The H8 Mini comes with your typical nano transmitter. I’ve talked about these extensively at this point, but my opinion of them remains unchanged: They get the job done, but it’s difficult to achieve much precision with them and they’re hard to find a comfortable way to hold for normal-sized hands.
In this particular case I realize the choice of transmitter must’ve been a cost-saving measure. It’s just unfortunate that a quadcopter primarily sold on its flight performance is paired with basically the worst possible transmitter for showing this off. All in all, the transmitter is probably one of the weaker points of the H8 Mini.
If you happen to own a Bayangtoys quadcopter though, your transmitter (which most likely looks like this – a miniaturized clone of the original Hubsan X4 TX) should not only work, but also offer more rates at the cost of a tamer yaw. If you happen to own one of those snazzy programmable Deviation transmitters, you’re also in luck as some industrious souls have re-implemented the Bayangtoys protocol for those as well.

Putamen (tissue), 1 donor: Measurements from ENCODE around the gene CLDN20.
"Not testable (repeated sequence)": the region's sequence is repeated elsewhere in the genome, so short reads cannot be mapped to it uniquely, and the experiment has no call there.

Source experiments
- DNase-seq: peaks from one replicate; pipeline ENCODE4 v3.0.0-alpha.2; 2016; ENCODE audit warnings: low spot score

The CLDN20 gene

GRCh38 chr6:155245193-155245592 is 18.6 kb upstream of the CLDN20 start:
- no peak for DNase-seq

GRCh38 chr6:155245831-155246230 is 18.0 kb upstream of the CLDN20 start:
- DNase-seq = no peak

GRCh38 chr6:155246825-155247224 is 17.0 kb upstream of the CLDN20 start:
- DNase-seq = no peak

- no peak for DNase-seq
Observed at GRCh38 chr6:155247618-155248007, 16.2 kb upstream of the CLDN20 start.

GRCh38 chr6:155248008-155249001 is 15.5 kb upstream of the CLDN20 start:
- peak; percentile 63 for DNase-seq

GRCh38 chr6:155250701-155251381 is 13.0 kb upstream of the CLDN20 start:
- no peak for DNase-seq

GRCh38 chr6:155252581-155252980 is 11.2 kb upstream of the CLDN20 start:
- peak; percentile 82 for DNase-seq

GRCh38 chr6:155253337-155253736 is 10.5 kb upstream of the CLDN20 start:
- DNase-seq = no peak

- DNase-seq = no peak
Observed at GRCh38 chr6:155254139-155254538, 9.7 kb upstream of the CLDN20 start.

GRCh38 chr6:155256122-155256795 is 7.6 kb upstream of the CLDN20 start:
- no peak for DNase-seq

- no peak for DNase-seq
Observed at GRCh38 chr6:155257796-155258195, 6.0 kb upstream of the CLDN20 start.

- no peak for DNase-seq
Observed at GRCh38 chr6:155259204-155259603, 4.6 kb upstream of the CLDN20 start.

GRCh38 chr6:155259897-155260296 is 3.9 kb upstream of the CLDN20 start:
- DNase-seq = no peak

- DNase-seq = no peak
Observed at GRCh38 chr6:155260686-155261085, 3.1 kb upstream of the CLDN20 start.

Perhaps to be expected considering its price point, the other weak-point of the H8 Mini is in my opinion quality. Since I got mine, I’ve had to replace two motors. It’s an easy enough process and replacement motors luckily doesn’t cost much, but do take a long time to arrive all the way from China. I realize there’s always an element of randomness involved in this, but if my experience is anything to go by weigh in the risk of the occasional break-down when considering a purchase.
It’s not for naught the H8 Mini has been called a “stunt flyer”, implying it’s an aircraft designed with flips and funnels in mind rather than more traditional flying. The included transmitter offers only two rates, but with both flips and – famously – yaw are both very fast.